“I see great things in baseball. It’s our game, America’s game. Baseball will take our people out-of-doors, fill them with oxygen, give them a larger physical stoicism.” – Walt Whitman
In the beginning of the 19th century, a massive population shift from rural areas to urban centers created a need for new forms of physical exercise as men and women no longer spent their days toiling on farms and fields. Industrialization, modernization, and urbanization fundamentally impacted the basic structure of American life. By the end of the 19th Century, baseball provided an important diversion from the monotony of urban life and had become America’s pastime. It was an intrinsic part of American culture and there was no corner of the country where baseball was not played. It was both a local and a national phenomena. From New York City’s Central Park to Indian reservations and barren dirt fields around the Comstock Lode and other mining towns across Northern Nevada, baseball had become America’s game, playing an important role in the social and cultural development of towns and cities throughout the Silver State and across the country.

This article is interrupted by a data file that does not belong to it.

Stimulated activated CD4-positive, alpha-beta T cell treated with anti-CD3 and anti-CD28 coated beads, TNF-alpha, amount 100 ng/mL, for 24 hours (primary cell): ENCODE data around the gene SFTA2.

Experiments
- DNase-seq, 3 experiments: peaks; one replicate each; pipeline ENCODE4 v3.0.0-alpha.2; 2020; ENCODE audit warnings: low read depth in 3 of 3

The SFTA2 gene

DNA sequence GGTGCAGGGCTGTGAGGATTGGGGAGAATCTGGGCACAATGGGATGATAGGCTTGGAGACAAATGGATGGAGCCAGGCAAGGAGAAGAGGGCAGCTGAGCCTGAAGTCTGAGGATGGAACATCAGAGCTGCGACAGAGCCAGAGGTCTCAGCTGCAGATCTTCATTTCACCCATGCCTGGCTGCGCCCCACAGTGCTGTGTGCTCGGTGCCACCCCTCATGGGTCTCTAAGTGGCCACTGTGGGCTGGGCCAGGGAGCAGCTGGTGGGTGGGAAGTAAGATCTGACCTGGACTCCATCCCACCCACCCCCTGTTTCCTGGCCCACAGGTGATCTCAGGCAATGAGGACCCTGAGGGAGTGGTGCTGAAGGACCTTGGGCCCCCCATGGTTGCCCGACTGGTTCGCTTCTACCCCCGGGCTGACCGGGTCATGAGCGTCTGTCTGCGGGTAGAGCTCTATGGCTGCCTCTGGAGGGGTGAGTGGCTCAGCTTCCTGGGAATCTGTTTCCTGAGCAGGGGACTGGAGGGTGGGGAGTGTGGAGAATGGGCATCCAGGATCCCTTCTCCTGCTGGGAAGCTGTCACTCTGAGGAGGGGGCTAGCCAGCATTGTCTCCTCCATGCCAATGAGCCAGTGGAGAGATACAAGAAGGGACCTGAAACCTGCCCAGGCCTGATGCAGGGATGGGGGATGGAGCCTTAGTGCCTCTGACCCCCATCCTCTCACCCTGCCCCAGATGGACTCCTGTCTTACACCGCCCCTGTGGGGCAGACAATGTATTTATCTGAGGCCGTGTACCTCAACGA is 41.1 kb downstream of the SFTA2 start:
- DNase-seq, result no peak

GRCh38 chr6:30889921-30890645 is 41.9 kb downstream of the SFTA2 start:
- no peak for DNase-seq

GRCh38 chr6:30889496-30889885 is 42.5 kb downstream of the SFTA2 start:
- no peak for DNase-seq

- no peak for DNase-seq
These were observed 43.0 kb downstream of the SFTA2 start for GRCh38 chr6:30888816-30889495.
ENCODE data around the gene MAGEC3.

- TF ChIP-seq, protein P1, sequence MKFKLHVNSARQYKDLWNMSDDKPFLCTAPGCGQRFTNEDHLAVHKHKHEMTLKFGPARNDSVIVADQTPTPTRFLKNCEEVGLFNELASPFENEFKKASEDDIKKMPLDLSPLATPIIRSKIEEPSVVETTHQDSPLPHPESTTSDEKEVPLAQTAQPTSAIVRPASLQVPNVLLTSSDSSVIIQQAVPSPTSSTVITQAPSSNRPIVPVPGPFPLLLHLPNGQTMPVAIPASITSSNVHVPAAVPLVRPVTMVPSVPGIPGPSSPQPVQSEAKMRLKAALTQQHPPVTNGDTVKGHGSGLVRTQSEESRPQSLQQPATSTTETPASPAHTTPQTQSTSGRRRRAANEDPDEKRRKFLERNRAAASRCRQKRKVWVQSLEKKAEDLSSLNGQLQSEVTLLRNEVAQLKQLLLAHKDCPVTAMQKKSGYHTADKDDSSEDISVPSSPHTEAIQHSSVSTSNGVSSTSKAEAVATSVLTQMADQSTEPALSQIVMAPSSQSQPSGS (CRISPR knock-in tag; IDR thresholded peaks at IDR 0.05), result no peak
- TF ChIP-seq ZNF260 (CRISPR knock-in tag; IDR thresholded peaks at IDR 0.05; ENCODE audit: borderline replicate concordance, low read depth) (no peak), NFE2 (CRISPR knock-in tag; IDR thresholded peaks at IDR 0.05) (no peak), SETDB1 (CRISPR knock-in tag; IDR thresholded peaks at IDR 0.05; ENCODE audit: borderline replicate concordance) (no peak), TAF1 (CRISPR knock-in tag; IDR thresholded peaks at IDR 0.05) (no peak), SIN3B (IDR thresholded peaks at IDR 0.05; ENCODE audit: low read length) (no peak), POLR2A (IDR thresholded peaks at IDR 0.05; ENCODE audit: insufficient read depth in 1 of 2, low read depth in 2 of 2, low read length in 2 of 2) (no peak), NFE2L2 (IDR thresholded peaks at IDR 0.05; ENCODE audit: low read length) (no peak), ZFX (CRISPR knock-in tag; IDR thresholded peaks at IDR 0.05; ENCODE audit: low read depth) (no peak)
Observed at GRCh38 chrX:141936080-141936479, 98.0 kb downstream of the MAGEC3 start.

*According to the Oxford English Dictionary: The Definitive Record of the English Language, baseball was initially written as two words – “base ball” in 1845. It was also occasionally hyphenated as “base-ball” in 1853. The first record of the term being used was in The Brooklyn Daily Eagle on the October 23, 1845. According to the article, A Great Match at Base Ball, an afternoon match was played between the “New York Base Ball Club and the Brooklyn Club at the Elysian Fields, Hoboken.” It was not until 1899 that baseball became just one word. Prior to that point, the term “baseball” was written as two words, and according to the OED, that usage extended to terms such as base ball fan (1885), base ball team (1856), and base ball game (1857).